HomeSite MapContact
Sex, Body & Health
Your Mind & Feelings
My Story
Healthy Eating
Natural Health
Keep Fit
Look It Up
Video & Games
Email Article  Print Article  Rate This Article 


Warm Maple Squash

Even if you're not mad for vegetables, it's hard to resist this sweet veggie treat. And it's sunny orange color just might give you a little glow on a cloudy day!

Servings: 2

Equipment: microwave, sharp knife, microwave-safe dish

How long does it take?

20 minutes

What's in it?

1 acorn squash
2 Tablespoons maple syrup
1 teaspoon cinnamon
2 teaspoons margarine (without hydrogenated fat)

How to make it:

Step 1: Prepare the squash.
Wash the squash. Slice it in half lengthwise (squash can be stubborn so you may want to ask an adult to help cut the squash in half if you aren't comfortable using a knife). Using a spoon, scrape out the seeds and pulp and discard them.

Step 2: Season the squash shells.
Place the two squash shells into a microwave-safe dish. Place 1 tablespoon of maple syrup, and 1 teaspoon of margarine into each half, and sprinkle with cinnamon.

Step 3: Nuke it!
Cover the squash with plastic wrap and cook on high for 5 to 7 minutes in the microwave, until the squash feels tender (you can check it with a fork). Carefully stir the maple syrup into the cooked squash using a fork.

You can eat this sweet squash straight out of the shell. Leftover squash can be kept, covered, in the refrigerator for up to 5 days. Reheat it in the microwave for 2 minutes.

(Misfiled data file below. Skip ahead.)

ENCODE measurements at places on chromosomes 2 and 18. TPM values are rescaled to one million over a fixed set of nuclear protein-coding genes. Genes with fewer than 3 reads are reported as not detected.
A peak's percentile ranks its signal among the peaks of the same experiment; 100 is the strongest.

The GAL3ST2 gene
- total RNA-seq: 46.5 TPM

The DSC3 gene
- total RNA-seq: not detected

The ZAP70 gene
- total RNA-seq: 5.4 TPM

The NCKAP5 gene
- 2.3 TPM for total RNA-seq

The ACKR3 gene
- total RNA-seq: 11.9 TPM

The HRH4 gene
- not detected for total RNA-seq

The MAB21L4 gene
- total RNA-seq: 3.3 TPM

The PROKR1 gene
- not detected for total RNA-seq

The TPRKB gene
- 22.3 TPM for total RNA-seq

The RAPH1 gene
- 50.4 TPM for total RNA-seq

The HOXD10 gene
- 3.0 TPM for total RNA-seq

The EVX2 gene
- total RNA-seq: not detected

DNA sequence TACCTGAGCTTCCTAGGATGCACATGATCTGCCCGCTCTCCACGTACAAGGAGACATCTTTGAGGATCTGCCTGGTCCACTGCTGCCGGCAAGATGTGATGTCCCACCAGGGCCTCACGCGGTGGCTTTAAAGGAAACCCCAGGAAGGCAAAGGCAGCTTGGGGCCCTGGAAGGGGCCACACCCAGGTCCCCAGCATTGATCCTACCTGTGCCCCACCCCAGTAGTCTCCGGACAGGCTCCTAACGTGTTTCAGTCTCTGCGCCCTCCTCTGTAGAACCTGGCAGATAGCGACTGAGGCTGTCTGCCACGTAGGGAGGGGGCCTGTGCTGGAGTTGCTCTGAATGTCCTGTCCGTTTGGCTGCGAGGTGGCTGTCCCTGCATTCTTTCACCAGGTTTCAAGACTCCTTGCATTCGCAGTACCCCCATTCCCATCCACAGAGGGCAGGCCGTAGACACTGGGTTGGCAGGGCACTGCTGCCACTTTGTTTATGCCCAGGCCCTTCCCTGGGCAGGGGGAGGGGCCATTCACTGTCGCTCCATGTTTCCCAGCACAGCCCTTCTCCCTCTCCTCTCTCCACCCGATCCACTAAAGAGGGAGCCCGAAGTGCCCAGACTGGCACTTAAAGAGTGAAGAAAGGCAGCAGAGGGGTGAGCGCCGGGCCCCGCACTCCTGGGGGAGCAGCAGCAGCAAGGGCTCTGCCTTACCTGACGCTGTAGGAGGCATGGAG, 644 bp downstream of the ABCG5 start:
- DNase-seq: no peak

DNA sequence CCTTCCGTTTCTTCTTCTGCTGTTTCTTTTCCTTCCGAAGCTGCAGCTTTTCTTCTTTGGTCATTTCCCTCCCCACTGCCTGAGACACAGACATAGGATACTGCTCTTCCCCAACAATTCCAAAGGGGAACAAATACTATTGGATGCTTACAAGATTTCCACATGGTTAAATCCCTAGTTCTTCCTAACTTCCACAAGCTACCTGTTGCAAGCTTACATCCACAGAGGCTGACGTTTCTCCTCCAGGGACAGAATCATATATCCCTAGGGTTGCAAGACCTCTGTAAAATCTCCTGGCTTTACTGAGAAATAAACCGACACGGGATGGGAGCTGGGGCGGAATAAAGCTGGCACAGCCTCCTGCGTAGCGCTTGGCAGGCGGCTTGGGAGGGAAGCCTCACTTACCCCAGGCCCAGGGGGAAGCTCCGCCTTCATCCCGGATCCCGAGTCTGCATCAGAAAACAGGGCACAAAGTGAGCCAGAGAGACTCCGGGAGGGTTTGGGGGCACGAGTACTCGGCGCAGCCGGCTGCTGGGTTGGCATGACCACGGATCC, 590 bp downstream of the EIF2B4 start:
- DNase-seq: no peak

Nutrition breakdown:

Calories 155, Protein 2 g, Carbohydrate 36 g, Fat 2 g (saturated fat 1 g), Dietary Fiber 3 g, Vitamin A 904 IU (113% of RDA), Vitamin C 24 mg (47% of RDA), Thiamin 28% of RDA, Magnesium 72 mg (26% of RDA)

What's in it for you?

Bright yellow-orange acorn squash is a vitamin star! Squash is a tasty way to get your vitamin A and C, which help keep your skin and eyes healthy. They can also help your body fight off colds and flu.

Margarine is a healthy alternative to butter—sort of. Some margarines contain unhealthy hydrogenated fats (also called trans fatty acids). The bottom line? Always check the Nutrition Facts label and choose a margarine that doesn't contain hydrogenated fats.

Chef's tip:

If you are feeling adventurous, you can scoop out the leftover squash and purée it to make a sunny soup. Just add water or low-sodium vegetable broth to get the desired consistency. If you like your food with a little spice, add a drop or two of hot sauce or a pinch of ginger to the mix. For a creamier soup, add some low-fat milk or silken tofu.

Fall is harvest time. Fresh vegetables are everywhere in supermarkets, farmstands, and in the garden. Eating fresh local produce in season gives you the best tasting vegetables with the least amount of handling. There are oodles of types of squash. If you like acorn squash, try Hubbard or butternut as well.

Last Modified Date: 10/10/2000